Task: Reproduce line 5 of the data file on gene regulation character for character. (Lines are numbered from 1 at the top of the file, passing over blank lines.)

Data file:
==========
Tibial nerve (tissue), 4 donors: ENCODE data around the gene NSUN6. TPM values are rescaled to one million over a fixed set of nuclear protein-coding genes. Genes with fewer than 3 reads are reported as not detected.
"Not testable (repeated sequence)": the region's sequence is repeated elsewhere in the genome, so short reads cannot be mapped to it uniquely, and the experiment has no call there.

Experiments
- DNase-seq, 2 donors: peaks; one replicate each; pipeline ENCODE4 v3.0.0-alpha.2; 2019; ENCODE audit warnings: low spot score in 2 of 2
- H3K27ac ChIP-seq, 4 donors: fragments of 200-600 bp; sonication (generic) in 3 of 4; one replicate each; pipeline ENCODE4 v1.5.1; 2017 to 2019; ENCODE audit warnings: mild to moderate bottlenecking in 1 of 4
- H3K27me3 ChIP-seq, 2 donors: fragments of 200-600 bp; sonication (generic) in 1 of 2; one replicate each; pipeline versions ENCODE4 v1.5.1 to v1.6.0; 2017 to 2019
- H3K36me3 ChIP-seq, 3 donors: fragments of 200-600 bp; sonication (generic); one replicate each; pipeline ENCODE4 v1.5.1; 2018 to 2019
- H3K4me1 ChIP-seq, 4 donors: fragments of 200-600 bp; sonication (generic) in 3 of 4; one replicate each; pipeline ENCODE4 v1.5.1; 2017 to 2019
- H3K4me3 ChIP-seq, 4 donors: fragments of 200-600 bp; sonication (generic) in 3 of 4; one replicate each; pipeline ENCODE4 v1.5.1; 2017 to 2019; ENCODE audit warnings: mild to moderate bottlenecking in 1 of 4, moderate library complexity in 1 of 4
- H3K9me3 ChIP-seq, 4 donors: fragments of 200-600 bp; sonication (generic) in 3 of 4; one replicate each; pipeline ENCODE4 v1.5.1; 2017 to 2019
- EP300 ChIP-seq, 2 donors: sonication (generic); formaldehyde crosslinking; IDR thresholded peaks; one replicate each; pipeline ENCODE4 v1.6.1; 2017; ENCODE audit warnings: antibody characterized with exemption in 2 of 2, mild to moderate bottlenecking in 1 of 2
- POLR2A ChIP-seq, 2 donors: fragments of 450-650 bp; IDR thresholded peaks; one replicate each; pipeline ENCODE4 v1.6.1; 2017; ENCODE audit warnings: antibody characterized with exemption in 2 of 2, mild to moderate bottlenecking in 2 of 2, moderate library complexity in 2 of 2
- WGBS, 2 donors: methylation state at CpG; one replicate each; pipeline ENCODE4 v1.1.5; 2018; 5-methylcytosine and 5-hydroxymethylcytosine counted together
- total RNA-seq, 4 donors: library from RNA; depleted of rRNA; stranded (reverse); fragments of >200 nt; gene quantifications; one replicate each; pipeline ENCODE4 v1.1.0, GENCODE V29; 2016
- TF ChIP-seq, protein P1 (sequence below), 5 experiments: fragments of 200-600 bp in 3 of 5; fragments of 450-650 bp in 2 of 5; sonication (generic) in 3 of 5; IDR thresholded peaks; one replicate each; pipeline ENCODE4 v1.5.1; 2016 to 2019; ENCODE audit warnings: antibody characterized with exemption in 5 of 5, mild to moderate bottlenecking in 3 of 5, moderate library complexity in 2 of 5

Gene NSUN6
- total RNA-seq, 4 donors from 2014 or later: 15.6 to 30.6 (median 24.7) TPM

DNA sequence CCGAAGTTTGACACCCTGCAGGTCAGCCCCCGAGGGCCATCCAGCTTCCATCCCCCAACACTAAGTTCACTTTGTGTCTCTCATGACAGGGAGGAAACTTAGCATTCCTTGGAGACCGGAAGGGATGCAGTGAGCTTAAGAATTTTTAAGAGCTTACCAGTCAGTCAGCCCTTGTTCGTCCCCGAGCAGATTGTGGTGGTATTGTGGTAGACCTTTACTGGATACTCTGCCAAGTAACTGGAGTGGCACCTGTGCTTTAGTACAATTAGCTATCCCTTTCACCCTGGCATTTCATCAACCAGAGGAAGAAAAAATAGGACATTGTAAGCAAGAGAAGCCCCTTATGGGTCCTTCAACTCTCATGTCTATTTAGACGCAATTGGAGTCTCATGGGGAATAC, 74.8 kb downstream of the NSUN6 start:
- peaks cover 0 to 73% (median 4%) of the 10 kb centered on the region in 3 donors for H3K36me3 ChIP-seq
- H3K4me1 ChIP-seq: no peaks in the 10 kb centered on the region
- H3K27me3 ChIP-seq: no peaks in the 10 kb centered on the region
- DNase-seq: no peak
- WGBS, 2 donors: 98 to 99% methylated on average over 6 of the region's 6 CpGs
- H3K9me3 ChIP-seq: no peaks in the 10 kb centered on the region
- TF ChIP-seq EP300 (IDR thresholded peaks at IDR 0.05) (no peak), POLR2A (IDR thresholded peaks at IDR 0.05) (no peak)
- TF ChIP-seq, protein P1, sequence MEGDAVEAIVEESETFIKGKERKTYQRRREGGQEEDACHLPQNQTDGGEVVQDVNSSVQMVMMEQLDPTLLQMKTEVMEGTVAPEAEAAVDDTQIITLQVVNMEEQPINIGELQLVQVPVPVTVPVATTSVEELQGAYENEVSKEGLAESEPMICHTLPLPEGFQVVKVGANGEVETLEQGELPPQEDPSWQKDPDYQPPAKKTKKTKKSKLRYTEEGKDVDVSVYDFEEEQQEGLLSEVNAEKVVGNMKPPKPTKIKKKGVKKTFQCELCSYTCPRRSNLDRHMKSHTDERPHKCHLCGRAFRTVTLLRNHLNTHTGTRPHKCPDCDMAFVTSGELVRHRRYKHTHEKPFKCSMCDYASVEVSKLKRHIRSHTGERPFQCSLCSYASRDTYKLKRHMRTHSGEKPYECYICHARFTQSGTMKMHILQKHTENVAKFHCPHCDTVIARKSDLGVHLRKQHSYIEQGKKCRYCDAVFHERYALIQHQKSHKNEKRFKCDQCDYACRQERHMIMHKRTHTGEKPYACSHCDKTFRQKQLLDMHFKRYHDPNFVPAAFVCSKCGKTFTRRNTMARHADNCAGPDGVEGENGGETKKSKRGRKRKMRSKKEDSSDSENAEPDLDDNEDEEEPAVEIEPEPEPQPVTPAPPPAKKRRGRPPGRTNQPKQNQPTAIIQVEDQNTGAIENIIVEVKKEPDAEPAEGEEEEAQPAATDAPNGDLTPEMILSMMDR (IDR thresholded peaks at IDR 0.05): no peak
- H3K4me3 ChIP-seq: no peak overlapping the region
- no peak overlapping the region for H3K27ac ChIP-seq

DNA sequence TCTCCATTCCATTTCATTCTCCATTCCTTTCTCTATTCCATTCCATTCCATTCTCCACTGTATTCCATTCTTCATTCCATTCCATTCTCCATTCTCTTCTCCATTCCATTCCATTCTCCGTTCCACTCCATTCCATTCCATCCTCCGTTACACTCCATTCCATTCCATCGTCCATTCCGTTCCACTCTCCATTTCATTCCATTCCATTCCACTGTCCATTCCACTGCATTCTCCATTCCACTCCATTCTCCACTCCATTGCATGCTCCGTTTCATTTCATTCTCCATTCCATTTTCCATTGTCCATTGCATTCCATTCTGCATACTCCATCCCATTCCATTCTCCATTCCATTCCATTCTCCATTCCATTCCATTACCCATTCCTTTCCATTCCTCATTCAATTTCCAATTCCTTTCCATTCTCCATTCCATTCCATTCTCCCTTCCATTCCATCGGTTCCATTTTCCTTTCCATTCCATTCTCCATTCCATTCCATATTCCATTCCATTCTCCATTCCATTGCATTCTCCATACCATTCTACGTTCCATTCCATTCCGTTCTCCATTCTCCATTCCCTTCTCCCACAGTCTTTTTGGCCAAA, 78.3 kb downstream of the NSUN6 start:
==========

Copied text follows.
- H3K27ac ChIP-seq, 4 donors: fragments of 200-600 bp; sonication (generic) in 3 of 4; one replicate each; pipeline ENCODE4 v1.5.1; 2017 to 2019; ENCODE audit warnings: mild to moderate bottlenecking in 1 of 4